The main reason we do this is because it’s fun and we want to promote baristi and see baristi get together over an espresso machine outside of their everyday cafes. The recognition of a baristi is almost unknown in the US so I keep banging the drum. I began my own coffee career in 1976, slinging shots, hence baristi are near and dear to me. At the time, I just made espresso with “love”. The “passion” verbiage came about to a more p.c. culture in the 90’s, I suppose. It is all good stuff when talented people come together of varying ideas, expertise and enthusiasm to talk and taste coffee. I am one who likes to organize things, call it: type A meets ristretto doppio macchiato, add willing volunteers, several espresso machines and great coffee, you get a barista jam.

The Second Annual Northwest Jam Events

This year's Northwest Barista Jam starts on February 20th in Seattle, WA with a reception at a local micro brew pub - basically a get together event for those who arrive in town early, and no flash photography is allowed.

The following morning we jump start early at Espresso Specialists Inc.'s headquarters with fresh baked pastries and coffee, then the curriculum and things to do start full tilt. John Blackwell of ESI will educate Baristi into the inner workings of La Marzocco espresso machines, and talk some about the theory of espresso and what goes on while the shot is being brewed.

A cupping session and experimentation with espresso blending will follow a break, and the true fun and test is the following morning when we all try everyone else's' blends for our chosen morning ritual - the espresso shot.

Later in the day on Saturday we pile onto a bus and scope out the local espresso scene for what's become the famous “café crawl”. Stalwartly souls from last year said had reached their peak at 5 cafes, having as many as 8 espressos and then some... and all this after a morning of espresso and coffee. This year we’ll stick to four of Seattle’s finest, and some discussion with the cafe owners, roasters, and Baristi.

Saturday evening is a dinner at the new Zoka Roastery, which will be a mixer and social hour or two of pizza and brews of the alcoholic variety. As mentioned above, the Sunday morning ritual has us taste testing and brewing espresso blends from the day before. A ballot box to vote for your favourite blend will be on hand, and four espresso stations will be manned by volunteers who have espresso expertise and recognized experts in their field. These volunteers will continue on at their stations and attending Baristi break up into small groups around each station. I've found that small groups create learning and sharing opportunity for all.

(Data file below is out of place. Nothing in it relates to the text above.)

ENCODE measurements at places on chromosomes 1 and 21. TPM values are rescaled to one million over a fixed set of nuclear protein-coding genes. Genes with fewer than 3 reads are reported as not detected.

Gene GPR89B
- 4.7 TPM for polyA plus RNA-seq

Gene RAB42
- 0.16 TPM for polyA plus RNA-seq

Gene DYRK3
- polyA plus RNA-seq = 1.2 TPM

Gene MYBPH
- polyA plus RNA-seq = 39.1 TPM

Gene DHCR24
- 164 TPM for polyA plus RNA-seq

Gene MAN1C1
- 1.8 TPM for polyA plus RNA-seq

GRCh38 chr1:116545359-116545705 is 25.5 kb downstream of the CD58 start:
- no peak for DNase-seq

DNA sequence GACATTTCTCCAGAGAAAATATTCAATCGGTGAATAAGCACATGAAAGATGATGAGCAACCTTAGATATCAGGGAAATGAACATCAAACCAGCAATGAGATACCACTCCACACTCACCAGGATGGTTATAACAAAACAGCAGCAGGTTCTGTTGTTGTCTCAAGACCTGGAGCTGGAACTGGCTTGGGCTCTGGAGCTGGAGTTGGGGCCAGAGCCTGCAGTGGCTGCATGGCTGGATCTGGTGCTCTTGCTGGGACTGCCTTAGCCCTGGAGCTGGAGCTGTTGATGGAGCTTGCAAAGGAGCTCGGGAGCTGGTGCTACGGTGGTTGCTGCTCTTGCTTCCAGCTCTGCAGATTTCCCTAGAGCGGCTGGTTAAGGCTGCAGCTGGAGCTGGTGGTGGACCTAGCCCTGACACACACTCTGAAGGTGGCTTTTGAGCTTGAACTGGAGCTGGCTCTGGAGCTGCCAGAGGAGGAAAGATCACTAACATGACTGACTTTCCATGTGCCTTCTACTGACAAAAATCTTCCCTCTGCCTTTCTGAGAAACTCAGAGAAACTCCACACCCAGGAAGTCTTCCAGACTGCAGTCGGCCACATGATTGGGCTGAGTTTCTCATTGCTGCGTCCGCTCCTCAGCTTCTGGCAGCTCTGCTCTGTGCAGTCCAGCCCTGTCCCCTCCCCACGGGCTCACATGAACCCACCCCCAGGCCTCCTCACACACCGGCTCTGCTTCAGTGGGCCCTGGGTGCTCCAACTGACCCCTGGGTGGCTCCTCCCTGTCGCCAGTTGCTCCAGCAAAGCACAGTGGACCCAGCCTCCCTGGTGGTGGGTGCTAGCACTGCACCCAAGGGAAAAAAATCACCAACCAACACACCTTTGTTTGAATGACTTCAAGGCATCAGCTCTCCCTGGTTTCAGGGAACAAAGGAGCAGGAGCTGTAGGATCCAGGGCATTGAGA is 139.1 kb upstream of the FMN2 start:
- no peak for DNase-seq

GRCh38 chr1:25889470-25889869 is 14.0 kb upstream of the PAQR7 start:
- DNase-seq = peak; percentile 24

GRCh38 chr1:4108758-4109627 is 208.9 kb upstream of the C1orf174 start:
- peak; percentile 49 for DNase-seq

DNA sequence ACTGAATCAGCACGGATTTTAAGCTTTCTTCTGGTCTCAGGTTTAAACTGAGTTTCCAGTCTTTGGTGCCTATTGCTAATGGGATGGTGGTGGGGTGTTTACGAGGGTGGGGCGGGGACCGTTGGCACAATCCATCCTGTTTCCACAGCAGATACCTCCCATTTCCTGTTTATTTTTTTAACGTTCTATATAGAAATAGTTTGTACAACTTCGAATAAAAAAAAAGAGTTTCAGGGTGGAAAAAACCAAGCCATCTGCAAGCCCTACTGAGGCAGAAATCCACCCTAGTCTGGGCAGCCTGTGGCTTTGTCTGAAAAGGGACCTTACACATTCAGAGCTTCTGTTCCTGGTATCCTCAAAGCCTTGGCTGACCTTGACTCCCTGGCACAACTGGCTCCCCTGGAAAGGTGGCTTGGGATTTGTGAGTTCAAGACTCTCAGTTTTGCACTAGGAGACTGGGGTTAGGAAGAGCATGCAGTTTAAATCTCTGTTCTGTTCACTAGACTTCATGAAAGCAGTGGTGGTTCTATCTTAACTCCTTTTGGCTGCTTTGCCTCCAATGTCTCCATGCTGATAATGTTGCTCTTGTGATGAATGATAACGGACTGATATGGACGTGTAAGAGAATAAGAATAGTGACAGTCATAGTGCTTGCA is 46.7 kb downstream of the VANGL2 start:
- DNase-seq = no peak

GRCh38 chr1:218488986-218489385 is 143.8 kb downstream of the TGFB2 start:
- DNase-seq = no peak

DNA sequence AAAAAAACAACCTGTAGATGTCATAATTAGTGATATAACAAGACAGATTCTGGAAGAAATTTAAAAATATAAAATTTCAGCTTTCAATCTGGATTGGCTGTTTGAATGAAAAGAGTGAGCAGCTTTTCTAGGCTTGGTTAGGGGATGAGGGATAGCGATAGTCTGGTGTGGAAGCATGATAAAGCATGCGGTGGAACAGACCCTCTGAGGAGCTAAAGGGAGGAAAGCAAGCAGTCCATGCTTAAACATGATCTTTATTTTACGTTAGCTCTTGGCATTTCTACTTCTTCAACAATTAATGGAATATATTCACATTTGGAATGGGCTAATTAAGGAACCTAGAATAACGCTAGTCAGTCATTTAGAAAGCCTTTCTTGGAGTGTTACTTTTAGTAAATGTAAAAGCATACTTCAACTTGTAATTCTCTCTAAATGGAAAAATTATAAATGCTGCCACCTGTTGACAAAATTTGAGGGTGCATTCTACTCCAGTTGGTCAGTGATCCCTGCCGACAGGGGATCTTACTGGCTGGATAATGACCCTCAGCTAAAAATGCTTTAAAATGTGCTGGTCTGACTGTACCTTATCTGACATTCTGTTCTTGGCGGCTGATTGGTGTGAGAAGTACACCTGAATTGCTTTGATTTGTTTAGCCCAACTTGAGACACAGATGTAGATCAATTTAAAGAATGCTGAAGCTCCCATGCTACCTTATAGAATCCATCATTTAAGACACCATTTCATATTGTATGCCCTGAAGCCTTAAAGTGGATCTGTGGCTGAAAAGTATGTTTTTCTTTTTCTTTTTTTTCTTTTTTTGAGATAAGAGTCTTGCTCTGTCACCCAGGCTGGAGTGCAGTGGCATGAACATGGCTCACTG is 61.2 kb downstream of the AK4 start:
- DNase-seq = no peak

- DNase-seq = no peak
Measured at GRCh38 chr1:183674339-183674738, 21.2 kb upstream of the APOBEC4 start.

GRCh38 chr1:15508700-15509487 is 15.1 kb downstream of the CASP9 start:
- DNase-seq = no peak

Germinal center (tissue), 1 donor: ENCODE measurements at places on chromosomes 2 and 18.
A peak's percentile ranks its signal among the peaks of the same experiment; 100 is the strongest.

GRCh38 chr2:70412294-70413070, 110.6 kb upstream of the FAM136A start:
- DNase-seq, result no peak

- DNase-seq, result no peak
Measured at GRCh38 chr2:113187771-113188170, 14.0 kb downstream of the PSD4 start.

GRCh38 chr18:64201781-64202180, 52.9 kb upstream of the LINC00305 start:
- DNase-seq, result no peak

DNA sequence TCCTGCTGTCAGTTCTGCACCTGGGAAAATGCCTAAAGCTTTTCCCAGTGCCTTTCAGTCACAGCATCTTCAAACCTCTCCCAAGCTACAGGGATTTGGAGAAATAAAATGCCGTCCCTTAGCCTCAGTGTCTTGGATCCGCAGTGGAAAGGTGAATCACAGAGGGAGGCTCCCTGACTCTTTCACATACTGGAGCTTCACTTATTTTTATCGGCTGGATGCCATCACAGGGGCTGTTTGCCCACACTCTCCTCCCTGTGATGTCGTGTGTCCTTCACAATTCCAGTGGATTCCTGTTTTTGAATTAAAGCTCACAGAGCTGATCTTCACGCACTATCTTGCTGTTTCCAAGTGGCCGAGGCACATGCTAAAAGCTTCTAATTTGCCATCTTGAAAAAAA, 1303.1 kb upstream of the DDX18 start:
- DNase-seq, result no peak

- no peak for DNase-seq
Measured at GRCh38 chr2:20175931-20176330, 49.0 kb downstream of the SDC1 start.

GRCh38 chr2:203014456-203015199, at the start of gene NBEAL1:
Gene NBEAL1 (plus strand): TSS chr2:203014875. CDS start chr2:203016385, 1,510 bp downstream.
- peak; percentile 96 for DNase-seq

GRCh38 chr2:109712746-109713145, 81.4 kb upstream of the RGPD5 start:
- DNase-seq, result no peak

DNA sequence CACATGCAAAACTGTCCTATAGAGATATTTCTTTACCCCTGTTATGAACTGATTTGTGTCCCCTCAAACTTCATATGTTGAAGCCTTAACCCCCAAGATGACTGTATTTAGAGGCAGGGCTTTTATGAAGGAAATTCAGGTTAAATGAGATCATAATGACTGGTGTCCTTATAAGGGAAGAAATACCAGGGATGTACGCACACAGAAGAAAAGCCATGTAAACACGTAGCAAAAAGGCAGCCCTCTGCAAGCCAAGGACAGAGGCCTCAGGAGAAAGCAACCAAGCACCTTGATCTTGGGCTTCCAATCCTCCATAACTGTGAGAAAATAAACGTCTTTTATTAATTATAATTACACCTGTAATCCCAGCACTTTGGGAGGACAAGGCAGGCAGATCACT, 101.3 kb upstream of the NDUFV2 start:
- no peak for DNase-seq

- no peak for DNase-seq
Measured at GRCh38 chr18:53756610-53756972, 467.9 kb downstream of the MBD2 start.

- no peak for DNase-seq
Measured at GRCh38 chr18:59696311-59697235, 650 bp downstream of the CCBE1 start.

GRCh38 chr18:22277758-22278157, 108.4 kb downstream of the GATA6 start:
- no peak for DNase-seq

At these intimate sessions around the machine stations, grinding, tasting and dosing are examined, as is steamed milk art and building signature drinks. Signature drinks are something that is really taking off: quite a few Baristi have created signature drinks with the approach of a master chef, and the time has come to share the thought process and play with flavors and combinations, hot and cold. The milk art is new this year. Designs are getting more and more sophisticated and we like to highlight some Baristi doing great things with new shaped pitchers, pour angle and cup sizes to name a few.

The afternoon is wrapped around Barista competitions. WE have our 2003 national champion Heather Perry in Seattle at the Jam to demonstrate this year, and the small group process continues when the groups are coached on the process as a judge and Barista, then everyone gives a competition run through a go as we role play. It gets pretty exciting to see the shyer Barista come out and slam some pretty incredible espresso. We make it fun and not so scary if this is a first crack on competitions.

At the NW Jam, we use the same score sheets, rules and regulations as the SCAA competitions to acquaint everyone in this mock comp. Top scorers go into a final round and everyone watches. Now things get a bit serious - we have SCAA certified judges who have judged before and we have a real session. Everyone hangs onto the Barista as they do their best. It’s inspiring to experienced and newer Baristi alike to sit around, up close and personal, as the final four do their thing.

We end the jam with awards, sponsor thank yous, hugs and gifts. Fully caffeinated, we head back into the world full of new ideas and new friends because after all, it’s about sharing and soon enough we’ll be sharing with customers and coworkers alike.

The Nitty Gritty Details

Details, details. The NW Barista Jam is open for all, beginning and advanced Baristi welcomed. Due to space considerations and to provide participants greater hands on experience we are limited to 25 participants. Yes, I know it’s a tiny number and we just filled up during the editing of this article. The cost was $100.The dates at February 20 – 22, location is Seattle, Washington. For more information, please email sjohnswholecup@aol.com or call 503-232-1016.  Because the jam has been confirmed FULL, we are already planning a second. Thank you for your interest.

Sherri Johns

Sherri Johns is the owner WholeCup Coffee, a consulting firm located in Portland, Oregon. She specializes in Retail Development and Barista Training, and she is an author and avid origin traveler. Johns is a former Board Member of the SCAA, a current member of the SCAA Training and USBC Committees, a WBC International Coordinator, and the 1978 Barista Champion in San Francisco where she was dubbed the “cappuccino queen”. Johns can be reached at sjohnswholecup@aol.com.

Article rating: 6.9
Author: Sherri Johns
Posted: February 12, 2004
feedback: (4) comments | read | write